The Mill Creek lies at the heart, soul, and industrial center of Greater Cincinnati. This 28-mile stream begins in Liberty Township, travels through 34 communities, and flows into the Ohio River just west of downtown Cincinnati. 

 

The drainage basin called the Mill Creek watershed withstood two centuries of urbanization and is poised for a comeback. The Mill Creek drew settlers over 200 years ago looking for rich, fertile farmland and water power to support industry, ultimately building Cincinnati into a prosperous industrial powerhouse. Once an unspoiled natural resource, the Mill Creek’s clear, clean water, and thick riparian forests provided food, water, and timber for early settlers. The Mill Creek valley floor was a perfect transportation corridor where industry began to grow and build a thriving economy. The Mill Creek is a unique urban stream that has withstood the abuse of the historic slaughterhouses, breweries, mills, and sewage.  This stream gave abundantly to our region and industry at the time certainly took advantage of that: the Mill Creek was a convenient dump for industrial and agricultural waste. And while permits and regulations have made significant improvements to water quality, the Mill Creek still suffers from combined sewer overflows, non-point source pollution, litter and trash, and other urban refuse.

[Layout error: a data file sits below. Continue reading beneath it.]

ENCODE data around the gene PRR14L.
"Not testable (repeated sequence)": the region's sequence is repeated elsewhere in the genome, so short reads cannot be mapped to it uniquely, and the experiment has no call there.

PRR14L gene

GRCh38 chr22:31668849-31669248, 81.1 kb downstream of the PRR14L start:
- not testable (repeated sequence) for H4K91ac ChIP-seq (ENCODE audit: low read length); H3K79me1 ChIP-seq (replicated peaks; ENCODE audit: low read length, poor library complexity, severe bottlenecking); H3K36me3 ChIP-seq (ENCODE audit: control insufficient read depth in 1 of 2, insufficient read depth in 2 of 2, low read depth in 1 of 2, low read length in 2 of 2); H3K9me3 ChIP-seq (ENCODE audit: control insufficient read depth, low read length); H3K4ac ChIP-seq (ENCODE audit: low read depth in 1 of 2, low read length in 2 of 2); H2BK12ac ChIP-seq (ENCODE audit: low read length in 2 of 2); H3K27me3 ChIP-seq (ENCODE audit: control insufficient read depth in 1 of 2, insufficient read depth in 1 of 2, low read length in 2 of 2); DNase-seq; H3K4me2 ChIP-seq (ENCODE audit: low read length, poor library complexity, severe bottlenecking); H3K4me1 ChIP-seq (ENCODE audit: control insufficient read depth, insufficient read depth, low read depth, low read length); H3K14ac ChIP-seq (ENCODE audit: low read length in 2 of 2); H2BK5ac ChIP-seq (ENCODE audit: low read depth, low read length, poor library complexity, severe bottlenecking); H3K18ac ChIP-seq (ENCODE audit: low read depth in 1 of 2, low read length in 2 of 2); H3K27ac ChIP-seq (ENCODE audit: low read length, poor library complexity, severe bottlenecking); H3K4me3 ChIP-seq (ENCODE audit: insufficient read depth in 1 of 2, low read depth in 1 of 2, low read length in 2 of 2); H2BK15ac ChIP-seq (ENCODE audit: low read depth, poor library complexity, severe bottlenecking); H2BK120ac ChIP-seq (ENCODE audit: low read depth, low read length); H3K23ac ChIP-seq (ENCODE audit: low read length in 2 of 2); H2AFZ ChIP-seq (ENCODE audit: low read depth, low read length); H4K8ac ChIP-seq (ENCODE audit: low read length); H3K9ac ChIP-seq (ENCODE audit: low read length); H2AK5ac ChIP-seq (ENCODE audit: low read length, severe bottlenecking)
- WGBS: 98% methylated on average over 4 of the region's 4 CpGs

Today about 450,000 residents live within the watershed’s boundaries along with companies like Procter & Gamble, General Electric, and General Mills. Recent studies show that water quality in the Mill Creek has improved dramatically. On average, it even surpasses the water quality of the Little Miami River! The diversity of fish and macro-invertebrate species such as crayfish, caddisflies, and mayflies in the stream has more than doubled in the last twenty years. Ospreys, herons, ducks, beaver, and many other long-missing species of birds and mammals have returned to its shores.

 

Another species has returned to the Mill Creek in recent years – people!

 

Because of the efforts of the Watershed Council along with other partner groups and agencies, it is now possible to hike and bike on the banks of the stream, as well as to canoe and fish in the stream itself.

 

 

 

what it was like channelizing the mill creeK, a firsthand account:

 

Video produced, edited, and directed by David Ashbrock.